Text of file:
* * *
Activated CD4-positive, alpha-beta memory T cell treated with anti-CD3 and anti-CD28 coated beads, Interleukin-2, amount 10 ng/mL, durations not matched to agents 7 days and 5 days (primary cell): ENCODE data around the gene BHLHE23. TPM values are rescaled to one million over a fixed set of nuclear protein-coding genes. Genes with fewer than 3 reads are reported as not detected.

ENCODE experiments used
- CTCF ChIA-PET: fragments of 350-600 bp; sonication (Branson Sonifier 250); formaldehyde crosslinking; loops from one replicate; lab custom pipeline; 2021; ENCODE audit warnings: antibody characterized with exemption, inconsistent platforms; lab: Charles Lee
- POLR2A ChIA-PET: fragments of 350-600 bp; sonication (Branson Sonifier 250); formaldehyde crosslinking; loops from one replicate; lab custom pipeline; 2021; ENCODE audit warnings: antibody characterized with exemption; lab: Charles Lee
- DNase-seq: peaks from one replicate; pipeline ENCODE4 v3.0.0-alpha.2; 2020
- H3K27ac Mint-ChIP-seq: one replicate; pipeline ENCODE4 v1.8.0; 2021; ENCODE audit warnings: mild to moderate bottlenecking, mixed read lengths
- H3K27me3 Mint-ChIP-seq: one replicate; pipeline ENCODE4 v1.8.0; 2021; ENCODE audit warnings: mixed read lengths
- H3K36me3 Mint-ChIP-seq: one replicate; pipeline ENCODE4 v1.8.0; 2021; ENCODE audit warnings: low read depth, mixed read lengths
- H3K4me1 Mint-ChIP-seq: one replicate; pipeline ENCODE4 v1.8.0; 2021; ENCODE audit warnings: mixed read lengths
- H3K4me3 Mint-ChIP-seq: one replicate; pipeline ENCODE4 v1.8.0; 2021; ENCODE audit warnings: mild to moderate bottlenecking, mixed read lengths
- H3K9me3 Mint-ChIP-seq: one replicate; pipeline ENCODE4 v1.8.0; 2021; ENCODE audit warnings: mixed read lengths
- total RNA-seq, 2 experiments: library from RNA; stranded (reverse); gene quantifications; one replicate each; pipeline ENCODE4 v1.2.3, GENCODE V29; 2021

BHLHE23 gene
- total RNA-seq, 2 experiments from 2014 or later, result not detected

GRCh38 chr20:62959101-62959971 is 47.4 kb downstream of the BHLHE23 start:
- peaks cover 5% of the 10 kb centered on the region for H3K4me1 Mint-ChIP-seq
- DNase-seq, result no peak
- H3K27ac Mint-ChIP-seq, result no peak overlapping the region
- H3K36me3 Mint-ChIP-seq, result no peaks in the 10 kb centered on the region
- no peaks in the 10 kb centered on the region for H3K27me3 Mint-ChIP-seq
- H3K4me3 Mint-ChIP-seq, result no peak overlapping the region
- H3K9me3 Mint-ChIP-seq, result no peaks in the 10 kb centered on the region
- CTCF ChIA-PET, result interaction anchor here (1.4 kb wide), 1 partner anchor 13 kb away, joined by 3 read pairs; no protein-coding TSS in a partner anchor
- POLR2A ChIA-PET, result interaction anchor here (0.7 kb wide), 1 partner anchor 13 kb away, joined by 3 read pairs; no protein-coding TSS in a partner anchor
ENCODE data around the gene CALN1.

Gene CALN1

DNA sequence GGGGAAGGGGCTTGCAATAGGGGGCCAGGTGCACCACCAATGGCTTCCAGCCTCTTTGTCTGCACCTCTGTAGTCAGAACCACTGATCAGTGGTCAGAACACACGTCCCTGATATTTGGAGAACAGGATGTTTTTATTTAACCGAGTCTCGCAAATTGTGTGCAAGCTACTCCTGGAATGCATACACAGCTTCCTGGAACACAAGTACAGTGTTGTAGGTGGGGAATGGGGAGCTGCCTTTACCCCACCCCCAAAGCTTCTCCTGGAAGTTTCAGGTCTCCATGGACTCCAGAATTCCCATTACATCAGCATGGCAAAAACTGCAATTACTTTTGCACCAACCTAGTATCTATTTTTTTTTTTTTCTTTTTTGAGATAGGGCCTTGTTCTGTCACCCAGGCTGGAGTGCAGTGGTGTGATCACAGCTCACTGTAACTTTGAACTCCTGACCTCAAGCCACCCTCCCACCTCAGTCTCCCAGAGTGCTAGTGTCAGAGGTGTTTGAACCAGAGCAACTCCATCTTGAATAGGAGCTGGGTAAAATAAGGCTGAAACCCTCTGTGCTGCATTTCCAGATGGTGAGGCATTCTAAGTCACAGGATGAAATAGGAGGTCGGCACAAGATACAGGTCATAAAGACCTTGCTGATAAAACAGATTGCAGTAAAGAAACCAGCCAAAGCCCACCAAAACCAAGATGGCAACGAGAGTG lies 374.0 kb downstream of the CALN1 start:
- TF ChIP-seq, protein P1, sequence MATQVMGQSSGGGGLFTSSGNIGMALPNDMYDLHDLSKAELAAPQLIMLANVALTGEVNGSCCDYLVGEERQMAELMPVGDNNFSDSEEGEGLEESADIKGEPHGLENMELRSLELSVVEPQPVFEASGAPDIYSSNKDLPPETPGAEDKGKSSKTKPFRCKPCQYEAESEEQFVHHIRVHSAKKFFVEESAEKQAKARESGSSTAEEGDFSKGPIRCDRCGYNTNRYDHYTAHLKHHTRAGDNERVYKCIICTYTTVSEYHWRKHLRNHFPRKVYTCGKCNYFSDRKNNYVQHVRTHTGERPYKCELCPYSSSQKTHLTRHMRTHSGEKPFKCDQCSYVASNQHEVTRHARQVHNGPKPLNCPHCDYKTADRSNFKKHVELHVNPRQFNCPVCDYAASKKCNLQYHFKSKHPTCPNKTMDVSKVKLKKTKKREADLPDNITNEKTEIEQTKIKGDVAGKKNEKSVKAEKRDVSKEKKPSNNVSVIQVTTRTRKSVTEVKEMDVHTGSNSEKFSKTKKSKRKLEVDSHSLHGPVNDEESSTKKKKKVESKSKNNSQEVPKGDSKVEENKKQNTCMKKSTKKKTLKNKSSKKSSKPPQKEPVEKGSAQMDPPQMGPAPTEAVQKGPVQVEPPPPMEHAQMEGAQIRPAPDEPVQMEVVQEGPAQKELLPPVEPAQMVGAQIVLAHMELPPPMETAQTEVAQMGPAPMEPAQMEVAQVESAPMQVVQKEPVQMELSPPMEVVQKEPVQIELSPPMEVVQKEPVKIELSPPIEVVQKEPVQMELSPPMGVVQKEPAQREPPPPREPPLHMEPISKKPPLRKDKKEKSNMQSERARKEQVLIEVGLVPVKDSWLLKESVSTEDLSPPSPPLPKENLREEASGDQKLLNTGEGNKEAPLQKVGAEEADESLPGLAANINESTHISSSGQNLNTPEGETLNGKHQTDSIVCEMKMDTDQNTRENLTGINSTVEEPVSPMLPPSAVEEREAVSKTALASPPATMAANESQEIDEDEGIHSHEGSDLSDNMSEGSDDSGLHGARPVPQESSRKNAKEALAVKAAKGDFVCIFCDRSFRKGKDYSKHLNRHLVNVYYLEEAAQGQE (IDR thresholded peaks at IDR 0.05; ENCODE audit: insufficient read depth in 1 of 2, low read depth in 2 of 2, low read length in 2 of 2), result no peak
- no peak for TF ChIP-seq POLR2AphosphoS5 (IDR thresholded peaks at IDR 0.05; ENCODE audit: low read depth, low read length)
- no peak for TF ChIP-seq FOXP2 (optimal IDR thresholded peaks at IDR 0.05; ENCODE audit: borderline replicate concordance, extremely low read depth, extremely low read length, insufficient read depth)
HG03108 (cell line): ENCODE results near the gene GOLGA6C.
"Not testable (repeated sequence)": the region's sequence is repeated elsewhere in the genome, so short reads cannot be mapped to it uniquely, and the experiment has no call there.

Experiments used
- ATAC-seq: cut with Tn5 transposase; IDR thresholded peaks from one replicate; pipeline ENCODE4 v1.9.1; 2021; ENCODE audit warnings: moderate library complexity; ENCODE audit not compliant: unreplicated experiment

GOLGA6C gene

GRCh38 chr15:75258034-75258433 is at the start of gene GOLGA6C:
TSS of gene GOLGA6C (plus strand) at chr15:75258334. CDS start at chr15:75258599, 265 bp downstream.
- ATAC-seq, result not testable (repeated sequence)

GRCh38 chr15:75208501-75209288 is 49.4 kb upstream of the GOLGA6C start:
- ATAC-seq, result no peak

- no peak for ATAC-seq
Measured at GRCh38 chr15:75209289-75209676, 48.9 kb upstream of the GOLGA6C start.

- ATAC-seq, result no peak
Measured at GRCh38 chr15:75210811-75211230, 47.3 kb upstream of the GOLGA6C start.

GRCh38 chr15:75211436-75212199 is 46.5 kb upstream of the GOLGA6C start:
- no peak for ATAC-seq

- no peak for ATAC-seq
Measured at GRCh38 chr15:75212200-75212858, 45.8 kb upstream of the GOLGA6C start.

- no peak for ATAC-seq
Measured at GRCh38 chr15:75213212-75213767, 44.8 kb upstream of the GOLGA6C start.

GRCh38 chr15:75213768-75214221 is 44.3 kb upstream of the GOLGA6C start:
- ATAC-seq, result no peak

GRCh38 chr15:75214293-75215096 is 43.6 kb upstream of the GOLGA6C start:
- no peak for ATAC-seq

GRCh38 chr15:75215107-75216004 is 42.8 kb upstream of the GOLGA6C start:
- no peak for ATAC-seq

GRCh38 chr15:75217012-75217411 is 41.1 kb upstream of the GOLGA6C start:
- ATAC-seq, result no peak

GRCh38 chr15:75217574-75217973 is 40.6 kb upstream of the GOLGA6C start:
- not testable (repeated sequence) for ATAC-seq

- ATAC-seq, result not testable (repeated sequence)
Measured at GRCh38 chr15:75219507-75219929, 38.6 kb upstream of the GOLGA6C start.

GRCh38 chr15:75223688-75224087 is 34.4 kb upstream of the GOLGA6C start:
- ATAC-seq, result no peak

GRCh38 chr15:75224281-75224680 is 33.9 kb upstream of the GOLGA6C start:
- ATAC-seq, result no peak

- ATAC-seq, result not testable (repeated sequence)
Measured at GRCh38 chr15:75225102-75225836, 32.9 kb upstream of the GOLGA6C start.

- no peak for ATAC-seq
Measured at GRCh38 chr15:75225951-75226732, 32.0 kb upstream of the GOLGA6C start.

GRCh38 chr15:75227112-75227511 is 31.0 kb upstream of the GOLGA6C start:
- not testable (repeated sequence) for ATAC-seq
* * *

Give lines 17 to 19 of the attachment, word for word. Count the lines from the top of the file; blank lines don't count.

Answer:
- DNase-seq, result no peak
- H3K27ac Mint-ChIP-seq, result no peak overlapping the region
- H3K36me3 Mint-ChIP-seq, result no peaks in the 10 kb centered on the region